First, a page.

Objectives: The aim of this study was to investigate relatedness and molecular mechanism(s) of ertapenem resistance in clinical isolates of Klebsiella spp. (n = 28) and Enterobacter spp. (n = 27) referred from multiple hospitals to the UK national reference laboratory. Methods: Investigations included genotyping by PFGE, resistance gene analysis by PCR and antimicrobial susceptibility testing with and without inhibitors of efflux and β-lactamase activity. Outer membrane proteins (OMPs) were profiled by SDS-PAGE; porin genes were sequenced and their expression was examined by RT-PCR. The contribution of porin deficiency to resistance was investigated by restoring functional porin genes on plasmids. Results: PFGE showed significant clonal diversity among ertapenem-resistant isolates, with only small clusters identified. SHV- and CTX-M-type extended-spectrum β-lactamases were identified in the Klebsiella spp. isolates, whereas AmpC overexpression or KPC carbapenemase was detected in the Enterobacter cloacae isolates. SDS-PAGE showed that Klebsiella pneumoniae and Enterobacter aerogenes with high-level ertapenem resistance (MICs ≥ 16 mg/L) consistently lacked both of the two major non-specific porins, whereas variable patterns of OmpC and OmpF were seen in E. cloacae with lower-level ertapenem resistance. Various point mutations or insertion sequences were identified as disrupting the porin-coding sequences, as well as mutations in the promoter region. Functional restoration of OmpK35 or OmpK36 in Klebsiella and OmpC or OmpF in Enterobacter spp. isolates significantly decreased the MICs of all carbapenems, but particularly of ertapenem. We found no evidence of efflux contributing to resistance. Conclusions: Ertapenem resistance was exclusively due to combinations of β-lactamases with impermeability caused by loss of OMPs. Efflux was not implicated and there was no national spread of resistant clones.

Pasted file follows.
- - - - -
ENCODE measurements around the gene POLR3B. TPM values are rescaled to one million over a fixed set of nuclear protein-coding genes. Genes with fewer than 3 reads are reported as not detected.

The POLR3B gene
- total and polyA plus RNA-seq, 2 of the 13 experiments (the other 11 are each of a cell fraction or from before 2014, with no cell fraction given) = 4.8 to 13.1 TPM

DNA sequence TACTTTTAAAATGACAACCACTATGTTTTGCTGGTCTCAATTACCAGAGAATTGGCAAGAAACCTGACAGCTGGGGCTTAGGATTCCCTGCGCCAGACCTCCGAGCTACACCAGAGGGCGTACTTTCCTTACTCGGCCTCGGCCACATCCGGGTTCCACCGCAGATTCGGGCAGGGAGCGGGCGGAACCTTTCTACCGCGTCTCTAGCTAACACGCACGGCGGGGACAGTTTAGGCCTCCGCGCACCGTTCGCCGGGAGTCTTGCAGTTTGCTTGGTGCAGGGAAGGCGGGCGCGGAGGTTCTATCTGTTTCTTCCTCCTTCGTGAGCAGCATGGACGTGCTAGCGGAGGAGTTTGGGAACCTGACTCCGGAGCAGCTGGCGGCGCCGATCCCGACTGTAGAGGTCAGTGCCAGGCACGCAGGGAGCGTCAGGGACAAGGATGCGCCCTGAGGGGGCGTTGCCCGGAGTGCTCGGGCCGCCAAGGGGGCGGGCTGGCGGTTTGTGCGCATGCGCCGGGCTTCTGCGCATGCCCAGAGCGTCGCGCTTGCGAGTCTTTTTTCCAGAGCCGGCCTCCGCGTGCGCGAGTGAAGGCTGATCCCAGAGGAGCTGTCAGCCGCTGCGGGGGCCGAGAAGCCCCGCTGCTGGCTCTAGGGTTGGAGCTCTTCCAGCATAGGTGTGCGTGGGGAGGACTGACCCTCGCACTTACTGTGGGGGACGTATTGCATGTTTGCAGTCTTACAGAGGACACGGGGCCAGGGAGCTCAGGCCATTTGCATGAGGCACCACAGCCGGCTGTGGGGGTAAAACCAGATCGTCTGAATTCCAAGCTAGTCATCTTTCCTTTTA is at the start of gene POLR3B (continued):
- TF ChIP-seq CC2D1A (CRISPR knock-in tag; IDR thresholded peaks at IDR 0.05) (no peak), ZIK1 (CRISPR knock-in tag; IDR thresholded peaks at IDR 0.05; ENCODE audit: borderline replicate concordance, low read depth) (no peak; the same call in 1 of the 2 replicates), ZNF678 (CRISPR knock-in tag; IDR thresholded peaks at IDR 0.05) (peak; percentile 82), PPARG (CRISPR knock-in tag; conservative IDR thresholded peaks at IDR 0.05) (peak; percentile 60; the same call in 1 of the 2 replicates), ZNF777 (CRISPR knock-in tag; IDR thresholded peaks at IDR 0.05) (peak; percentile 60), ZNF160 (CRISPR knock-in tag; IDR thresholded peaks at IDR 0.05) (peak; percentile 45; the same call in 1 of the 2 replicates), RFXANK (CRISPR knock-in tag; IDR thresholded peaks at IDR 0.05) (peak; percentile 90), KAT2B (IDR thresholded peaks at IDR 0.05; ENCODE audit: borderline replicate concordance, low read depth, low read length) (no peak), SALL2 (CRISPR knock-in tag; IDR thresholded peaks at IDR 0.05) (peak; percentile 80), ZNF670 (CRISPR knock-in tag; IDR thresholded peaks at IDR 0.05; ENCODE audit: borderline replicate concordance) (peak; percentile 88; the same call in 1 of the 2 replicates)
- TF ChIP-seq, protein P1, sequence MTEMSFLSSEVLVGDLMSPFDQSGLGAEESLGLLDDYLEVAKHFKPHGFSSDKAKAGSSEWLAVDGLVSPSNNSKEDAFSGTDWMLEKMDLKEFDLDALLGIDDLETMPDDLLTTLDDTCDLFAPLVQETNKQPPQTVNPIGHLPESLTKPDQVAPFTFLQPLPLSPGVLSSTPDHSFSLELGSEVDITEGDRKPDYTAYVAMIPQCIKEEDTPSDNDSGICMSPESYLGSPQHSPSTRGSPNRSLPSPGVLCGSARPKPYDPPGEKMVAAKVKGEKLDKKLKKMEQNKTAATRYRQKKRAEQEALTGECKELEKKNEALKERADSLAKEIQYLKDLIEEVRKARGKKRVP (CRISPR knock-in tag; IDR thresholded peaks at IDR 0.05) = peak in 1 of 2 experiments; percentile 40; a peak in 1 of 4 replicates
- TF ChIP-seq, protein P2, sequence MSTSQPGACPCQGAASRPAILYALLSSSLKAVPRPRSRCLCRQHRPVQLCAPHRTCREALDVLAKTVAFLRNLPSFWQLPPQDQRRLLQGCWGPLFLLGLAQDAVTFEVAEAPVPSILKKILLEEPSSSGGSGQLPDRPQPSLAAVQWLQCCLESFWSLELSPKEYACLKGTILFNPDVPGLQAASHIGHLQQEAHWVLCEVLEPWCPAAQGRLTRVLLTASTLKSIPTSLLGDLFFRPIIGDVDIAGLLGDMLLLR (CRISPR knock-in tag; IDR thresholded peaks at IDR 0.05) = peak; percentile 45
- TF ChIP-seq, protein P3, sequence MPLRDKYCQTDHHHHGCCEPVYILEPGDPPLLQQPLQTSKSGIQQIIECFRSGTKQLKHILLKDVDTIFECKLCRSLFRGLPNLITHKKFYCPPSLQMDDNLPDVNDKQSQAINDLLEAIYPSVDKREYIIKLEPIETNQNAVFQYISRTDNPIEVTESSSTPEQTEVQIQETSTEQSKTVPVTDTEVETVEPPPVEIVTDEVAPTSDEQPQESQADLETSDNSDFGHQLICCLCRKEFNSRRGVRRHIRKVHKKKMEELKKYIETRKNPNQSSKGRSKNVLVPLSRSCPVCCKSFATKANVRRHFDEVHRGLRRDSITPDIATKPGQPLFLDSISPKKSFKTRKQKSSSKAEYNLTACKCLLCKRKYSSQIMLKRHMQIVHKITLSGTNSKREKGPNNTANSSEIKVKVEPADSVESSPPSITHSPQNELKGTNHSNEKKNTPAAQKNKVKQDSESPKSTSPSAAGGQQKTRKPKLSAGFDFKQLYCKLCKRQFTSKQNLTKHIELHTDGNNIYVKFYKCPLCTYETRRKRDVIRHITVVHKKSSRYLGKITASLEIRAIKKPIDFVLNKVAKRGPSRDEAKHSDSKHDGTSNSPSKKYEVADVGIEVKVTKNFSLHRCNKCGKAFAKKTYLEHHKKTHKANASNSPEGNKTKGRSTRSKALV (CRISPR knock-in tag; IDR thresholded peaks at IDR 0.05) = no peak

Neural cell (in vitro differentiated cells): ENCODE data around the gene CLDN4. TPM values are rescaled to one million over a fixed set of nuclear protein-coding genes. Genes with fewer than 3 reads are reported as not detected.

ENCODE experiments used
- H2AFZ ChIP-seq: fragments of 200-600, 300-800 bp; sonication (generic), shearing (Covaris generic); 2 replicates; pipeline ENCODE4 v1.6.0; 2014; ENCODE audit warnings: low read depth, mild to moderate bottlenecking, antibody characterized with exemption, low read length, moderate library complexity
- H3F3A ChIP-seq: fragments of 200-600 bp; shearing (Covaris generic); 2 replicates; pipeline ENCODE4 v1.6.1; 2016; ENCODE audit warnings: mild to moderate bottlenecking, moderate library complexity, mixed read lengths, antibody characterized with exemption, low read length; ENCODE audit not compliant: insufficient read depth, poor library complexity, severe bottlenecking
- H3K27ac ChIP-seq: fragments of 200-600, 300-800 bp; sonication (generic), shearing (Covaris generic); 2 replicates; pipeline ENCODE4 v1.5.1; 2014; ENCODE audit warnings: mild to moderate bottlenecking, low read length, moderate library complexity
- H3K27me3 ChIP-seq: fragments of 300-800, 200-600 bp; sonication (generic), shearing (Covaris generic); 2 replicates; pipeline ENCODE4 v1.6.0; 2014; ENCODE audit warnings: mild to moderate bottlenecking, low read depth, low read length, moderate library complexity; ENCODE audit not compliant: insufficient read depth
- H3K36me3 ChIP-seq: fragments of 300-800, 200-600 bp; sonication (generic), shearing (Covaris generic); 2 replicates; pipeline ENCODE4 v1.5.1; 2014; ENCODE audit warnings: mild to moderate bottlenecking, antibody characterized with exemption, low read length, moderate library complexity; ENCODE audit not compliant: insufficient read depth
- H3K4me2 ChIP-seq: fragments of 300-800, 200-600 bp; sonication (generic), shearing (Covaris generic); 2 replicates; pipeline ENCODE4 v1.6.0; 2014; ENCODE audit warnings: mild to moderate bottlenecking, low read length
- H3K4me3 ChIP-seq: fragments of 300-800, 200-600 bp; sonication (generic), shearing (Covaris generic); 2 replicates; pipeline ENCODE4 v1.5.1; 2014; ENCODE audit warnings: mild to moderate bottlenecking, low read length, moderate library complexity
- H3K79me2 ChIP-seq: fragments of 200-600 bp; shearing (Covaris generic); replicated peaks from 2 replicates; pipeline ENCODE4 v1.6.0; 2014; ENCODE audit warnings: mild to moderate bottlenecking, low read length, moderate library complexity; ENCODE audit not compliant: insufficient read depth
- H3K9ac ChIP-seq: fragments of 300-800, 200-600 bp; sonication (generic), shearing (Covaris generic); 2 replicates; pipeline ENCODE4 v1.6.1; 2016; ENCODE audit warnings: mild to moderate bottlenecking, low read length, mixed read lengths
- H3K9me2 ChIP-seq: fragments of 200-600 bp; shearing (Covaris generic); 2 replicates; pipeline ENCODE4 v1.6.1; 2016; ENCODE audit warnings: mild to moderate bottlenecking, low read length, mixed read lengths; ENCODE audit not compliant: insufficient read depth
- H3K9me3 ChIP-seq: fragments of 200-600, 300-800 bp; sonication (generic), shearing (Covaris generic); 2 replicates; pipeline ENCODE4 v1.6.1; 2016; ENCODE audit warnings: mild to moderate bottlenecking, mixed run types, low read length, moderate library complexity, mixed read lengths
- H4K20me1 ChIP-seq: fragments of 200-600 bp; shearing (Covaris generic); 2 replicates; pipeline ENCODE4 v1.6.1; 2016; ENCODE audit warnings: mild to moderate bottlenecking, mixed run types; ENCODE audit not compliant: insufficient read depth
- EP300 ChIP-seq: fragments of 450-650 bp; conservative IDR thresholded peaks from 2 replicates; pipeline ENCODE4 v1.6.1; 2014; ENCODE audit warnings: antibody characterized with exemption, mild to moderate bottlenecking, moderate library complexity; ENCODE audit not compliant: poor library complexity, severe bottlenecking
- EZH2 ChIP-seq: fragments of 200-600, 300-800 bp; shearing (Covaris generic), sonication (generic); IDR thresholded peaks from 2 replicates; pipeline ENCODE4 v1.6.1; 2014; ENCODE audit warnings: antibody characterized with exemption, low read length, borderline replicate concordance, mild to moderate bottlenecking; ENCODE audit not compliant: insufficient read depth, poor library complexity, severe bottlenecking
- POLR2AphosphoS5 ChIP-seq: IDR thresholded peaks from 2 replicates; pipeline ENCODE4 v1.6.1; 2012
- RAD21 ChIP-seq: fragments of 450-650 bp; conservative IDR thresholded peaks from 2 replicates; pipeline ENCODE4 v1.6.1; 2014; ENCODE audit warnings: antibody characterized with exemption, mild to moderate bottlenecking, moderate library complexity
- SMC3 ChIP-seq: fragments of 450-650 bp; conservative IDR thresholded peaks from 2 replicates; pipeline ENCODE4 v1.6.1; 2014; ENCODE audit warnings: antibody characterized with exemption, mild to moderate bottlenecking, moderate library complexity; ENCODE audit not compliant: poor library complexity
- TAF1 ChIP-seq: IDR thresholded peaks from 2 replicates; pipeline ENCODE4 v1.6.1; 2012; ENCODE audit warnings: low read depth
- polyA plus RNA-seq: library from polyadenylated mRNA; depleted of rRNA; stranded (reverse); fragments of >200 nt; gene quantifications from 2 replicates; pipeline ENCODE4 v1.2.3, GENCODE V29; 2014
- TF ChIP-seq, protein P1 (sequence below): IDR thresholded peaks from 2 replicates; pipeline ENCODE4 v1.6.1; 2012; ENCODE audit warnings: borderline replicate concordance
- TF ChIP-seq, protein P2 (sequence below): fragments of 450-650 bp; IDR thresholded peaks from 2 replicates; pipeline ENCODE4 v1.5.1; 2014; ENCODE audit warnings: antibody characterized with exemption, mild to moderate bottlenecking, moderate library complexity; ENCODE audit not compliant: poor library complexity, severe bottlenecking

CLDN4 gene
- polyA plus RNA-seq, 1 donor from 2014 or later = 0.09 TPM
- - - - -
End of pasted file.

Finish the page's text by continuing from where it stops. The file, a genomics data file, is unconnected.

Bibliographical noteFunding Information:
This work was funded by a grant from Merck & Co.